Owen Wilson, Mr. “Wow” himself, in a deadly serious geopolitical pulp film whipping his daughters across rooftops? What a terrible big moment to promote, too. No Escape’s ads have either been too intense (shaky camera work and loud screaming), or too vague (shifting release dates and even titles). Yet in the actual, final, now-released movie, Owen Wilson’s father character being forced to fend off vicious coup rebels in the hope of saving his family … let’s just say that the daughter toss, that fluid, stylized, quite literally over-the-top image, is among the least of his character’s worries.
Ransackings, machetes, machine guns, public executions, explosions, and an overwhelming sense of bad timing and even worse luck pervade No Escape, yet somehow the film works for what it is: a late-summer potboiler. Sitting down with this film and experiencing it in full is a chilling, challenging rush. In John Erick Dowdle and Drew Dowdle’s No Escape, that scene where Wilson throws his daughter elicits stomach-dropping gasps.
Jack Dwyer (Wilson) is an Austin engineer relocating his family to Southeast Asia in a desperate bid to get their lives back on track. With his wife Annie (Lake Bell) and two daughters Beeze and Lucy (Claire Geare and Sterling Jerins, uncredited), Dwyer is desperate for work. Why else would he go to the “fourth world,” as he casually calls it? He’s supposed to be working on a clean water project for a conglomerate, but the second the Dwyers arrive, everything erupts. It makes sense that a Western family wouldn’t have the faintest inkling that riots are about to break out in a country they barely know. As Dwyer walks to get a newspaper, he’s literally trapped in the middle of a battle between the police and the revolters. The film plainly declares that tourists are going to be shot and killed. He sees the stakes: Get the Dwyers out of there in any way possible.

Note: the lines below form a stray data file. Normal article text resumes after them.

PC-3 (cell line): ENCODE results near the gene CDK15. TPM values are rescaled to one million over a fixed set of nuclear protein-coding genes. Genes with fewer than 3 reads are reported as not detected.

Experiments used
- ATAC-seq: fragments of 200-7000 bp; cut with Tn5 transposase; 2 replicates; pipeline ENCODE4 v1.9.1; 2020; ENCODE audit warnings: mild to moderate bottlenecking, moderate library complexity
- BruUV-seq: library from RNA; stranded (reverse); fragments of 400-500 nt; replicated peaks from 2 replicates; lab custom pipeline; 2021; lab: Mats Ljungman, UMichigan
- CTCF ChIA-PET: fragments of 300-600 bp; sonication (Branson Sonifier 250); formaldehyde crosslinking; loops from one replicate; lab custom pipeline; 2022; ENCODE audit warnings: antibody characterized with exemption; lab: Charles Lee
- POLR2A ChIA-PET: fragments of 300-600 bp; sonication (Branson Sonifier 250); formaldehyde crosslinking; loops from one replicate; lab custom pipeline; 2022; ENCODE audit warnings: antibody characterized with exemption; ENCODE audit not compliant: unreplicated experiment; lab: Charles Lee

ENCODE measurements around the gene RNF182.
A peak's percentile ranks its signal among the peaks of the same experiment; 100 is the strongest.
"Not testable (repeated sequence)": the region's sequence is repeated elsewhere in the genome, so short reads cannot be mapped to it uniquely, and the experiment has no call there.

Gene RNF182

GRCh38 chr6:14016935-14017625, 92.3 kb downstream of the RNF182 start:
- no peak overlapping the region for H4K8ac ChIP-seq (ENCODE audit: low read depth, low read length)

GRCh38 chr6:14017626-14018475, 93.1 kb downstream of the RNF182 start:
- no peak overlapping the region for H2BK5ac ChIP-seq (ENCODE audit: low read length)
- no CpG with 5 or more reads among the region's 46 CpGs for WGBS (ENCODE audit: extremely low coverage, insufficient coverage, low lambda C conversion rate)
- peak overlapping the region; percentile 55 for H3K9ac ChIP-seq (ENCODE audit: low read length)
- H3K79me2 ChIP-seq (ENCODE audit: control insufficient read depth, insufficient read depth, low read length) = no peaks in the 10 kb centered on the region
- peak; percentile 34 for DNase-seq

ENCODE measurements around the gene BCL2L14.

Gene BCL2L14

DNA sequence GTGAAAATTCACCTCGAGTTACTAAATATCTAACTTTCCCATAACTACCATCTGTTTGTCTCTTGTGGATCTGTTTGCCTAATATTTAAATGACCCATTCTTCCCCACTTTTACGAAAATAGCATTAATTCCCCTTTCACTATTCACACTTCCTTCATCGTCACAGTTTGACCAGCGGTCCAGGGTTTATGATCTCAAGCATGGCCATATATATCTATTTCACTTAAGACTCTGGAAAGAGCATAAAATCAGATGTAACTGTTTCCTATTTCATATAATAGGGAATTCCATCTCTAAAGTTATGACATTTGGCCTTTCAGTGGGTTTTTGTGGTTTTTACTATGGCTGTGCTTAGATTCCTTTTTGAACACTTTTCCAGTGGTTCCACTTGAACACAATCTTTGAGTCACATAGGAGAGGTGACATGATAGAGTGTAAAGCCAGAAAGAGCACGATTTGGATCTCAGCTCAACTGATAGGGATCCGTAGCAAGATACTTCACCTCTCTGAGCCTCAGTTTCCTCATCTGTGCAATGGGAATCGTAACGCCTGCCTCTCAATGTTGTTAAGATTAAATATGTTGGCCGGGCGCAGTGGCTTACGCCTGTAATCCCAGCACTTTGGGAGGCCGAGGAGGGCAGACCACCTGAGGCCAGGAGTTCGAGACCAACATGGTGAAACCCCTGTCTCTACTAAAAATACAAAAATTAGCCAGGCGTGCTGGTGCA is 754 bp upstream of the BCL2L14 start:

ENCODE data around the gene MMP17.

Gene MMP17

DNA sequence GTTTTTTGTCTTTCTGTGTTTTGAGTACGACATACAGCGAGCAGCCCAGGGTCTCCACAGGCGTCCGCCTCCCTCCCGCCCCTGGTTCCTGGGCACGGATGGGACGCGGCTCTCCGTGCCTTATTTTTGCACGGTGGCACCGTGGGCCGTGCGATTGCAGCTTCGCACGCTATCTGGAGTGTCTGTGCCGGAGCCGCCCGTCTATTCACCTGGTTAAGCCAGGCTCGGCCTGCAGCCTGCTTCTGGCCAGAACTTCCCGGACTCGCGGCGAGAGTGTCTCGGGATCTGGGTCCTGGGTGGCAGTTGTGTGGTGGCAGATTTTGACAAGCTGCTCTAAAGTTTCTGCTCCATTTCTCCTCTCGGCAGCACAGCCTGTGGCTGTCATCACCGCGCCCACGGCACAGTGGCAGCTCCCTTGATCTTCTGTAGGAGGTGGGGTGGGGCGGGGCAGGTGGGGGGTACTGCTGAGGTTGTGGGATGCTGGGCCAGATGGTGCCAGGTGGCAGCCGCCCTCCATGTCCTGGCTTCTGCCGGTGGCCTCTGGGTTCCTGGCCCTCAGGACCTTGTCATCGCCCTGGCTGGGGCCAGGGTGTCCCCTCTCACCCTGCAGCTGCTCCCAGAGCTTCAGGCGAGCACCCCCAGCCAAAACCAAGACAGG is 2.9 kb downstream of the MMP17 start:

With its vicious efficiency and harrowing circumstances, No Escape is a scare film about the nuclear family in peril, and how fight-or-flight kicks in when someone is pressed hard enough. No Escape asks a primally comprehensible question: What would you do to protect your family? While other middle-aged men might take on black-coated criminals with nothing more than a gun, Wilson and Bell answer more practically and desperately. They hide, run, and turn to violence when pressed. No Escape offers justifications. Wilson, the cinema’s most beloved beach bum, exudes genuine terror. Perhaps he’s perpetuating the father-as-hero mythos of a great many B-movie thrillers, but there’s something ingeniously left-field and upsetting about the casting of the cool-as-a-cucumber actor who comes across here as deeply fearful.
For all of its unending trauma, repetitive plot beats, and grindhouse-grade proclivities, No Escape manages to come out the other end as a breathless thrill machine. The film’s a lean, sweaty surprise, and makes daring choices throughout. From the unnerving jump cuts, to the crisp use of slow motion, to its willingness to push narrative comfort zone limits, No Escape feels both reckless and calculated.
To that point, the biggest struggle with No Escape is whether to accept or reject its premise and texture. Reject it as shock cinema, and you’re missing out on a brutally compelling paperback thriller, something rivetingly adult. Accept it, and you tacitly accept the film’s barbaric depictions of Southeast Asians for the sake of a frightening scenario.
However, No Escape is less interested in making a statement about the world than in making a plan for one family’s immediate survival. Drop the location and the political ideology for a second, and imagine why Owen Wilson might have to throw his daughter across a rooftop. No Escape gets you to really worry about that.